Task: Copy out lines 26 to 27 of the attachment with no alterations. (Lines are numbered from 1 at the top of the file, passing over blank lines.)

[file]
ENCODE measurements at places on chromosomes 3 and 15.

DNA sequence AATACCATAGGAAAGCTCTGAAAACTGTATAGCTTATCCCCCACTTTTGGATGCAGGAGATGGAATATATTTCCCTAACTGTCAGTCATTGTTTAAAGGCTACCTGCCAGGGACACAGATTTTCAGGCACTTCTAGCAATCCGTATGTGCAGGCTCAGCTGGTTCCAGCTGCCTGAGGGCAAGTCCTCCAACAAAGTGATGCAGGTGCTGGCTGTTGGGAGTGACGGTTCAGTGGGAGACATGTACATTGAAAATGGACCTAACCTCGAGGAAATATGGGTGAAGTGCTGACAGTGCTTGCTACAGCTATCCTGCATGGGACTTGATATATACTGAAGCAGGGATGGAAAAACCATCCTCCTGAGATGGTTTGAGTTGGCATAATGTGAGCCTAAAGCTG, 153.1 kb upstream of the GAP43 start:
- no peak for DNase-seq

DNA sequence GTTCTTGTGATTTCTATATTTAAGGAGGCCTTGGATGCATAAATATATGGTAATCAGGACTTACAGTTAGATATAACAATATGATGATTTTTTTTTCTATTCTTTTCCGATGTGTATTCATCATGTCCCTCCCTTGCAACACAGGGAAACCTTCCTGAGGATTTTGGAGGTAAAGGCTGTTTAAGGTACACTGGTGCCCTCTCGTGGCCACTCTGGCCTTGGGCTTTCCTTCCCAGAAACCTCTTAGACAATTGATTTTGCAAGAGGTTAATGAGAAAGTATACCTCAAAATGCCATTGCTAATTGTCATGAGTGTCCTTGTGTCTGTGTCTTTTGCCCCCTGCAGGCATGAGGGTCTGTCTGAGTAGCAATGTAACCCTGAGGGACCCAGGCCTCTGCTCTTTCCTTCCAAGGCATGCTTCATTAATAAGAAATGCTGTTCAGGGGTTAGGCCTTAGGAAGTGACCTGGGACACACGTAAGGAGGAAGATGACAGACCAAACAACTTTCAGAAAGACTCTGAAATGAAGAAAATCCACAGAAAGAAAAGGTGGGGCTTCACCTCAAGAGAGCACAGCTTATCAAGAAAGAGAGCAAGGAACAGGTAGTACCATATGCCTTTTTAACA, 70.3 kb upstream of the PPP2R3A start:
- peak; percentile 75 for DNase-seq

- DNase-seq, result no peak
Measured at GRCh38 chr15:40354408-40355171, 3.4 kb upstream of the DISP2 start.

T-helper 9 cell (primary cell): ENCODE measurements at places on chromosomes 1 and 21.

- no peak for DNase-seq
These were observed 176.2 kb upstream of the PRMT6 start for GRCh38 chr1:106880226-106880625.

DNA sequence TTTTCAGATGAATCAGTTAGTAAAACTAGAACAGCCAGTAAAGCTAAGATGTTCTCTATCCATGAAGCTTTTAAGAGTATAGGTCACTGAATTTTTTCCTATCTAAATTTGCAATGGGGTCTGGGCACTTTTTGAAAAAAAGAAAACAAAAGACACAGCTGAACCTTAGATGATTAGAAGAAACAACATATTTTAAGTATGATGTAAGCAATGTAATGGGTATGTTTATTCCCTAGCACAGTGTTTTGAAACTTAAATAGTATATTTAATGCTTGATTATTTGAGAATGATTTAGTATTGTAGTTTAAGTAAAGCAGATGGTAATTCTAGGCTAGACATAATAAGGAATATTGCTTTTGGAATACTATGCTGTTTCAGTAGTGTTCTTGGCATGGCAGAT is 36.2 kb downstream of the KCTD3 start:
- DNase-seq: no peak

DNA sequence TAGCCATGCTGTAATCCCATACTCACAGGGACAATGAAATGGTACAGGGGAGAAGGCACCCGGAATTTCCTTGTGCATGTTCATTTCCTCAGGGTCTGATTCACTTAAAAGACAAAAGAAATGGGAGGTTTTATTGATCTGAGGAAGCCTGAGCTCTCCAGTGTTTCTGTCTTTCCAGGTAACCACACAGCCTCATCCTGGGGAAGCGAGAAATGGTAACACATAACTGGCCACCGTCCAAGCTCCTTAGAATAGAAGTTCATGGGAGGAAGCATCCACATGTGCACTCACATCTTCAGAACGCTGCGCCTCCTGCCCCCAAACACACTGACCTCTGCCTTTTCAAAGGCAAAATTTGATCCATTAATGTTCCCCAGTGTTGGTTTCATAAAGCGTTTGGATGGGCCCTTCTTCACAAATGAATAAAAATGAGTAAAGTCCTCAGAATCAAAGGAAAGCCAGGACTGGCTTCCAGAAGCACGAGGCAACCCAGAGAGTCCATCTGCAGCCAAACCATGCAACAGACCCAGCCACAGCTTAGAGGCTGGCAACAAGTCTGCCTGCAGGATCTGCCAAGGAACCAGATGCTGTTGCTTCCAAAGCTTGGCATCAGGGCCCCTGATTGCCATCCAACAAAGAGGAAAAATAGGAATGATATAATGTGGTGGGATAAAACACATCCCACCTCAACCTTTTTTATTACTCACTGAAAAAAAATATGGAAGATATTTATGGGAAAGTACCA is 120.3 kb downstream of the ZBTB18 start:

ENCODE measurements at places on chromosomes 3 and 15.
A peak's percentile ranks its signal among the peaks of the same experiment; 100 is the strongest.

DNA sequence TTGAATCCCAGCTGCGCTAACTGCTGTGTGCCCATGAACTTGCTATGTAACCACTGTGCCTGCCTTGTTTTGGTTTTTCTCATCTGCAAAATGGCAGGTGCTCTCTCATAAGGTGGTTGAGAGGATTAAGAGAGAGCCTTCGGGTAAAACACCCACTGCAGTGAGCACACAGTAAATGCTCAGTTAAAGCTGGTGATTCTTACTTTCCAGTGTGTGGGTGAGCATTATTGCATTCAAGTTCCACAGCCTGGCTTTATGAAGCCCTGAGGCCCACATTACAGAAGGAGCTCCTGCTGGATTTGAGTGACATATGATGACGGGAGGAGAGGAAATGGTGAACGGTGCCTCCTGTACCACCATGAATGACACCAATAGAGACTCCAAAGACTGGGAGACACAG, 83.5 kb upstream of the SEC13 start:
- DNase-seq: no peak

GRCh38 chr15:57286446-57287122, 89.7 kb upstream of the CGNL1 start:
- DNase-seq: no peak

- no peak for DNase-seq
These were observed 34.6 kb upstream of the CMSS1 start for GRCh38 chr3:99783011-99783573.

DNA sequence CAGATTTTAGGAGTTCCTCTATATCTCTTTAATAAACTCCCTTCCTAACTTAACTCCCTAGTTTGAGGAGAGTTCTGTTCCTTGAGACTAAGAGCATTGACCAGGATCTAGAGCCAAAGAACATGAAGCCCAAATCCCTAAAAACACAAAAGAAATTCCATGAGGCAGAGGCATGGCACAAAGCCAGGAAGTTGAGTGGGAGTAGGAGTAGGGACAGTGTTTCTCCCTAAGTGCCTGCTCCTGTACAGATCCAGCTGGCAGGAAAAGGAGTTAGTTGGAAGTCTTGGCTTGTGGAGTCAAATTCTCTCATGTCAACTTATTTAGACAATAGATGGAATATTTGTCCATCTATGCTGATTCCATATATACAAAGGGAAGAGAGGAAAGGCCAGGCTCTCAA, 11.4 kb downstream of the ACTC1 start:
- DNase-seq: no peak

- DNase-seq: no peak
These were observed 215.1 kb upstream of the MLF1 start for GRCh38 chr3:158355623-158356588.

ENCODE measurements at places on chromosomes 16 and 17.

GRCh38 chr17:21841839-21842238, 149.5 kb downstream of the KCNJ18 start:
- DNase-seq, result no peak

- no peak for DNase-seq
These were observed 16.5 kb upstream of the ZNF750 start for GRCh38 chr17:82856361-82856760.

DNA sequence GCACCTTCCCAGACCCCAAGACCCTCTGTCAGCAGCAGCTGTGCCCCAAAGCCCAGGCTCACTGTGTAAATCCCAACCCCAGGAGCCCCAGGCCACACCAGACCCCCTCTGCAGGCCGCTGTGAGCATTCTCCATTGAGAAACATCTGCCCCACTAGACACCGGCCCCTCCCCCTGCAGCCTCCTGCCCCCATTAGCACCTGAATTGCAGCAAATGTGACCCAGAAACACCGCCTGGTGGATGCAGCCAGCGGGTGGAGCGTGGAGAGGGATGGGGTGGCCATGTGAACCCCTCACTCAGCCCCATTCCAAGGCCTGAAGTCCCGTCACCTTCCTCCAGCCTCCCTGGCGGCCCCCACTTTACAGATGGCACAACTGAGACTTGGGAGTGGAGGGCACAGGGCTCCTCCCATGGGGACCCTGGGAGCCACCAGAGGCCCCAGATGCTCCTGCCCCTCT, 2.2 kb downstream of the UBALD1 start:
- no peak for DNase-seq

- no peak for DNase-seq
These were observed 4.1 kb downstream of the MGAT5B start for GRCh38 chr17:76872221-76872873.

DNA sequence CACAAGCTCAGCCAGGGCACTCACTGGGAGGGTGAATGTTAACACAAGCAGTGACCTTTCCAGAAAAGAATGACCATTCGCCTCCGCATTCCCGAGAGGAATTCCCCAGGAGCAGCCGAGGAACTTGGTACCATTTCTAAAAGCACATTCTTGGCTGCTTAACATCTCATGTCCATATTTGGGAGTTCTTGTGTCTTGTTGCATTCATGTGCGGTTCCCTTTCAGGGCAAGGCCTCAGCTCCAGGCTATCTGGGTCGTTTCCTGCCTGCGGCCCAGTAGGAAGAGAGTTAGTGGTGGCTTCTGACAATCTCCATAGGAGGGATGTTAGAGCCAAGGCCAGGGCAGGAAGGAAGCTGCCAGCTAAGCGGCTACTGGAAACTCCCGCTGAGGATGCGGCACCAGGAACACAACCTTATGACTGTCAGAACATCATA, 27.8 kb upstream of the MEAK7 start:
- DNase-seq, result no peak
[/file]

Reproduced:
ENCODE measurements at places on chromosomes 16 and 17.

GRCh38 chr17:21841839-21842238, 149.5 kb downstream of the KCNJ18 start: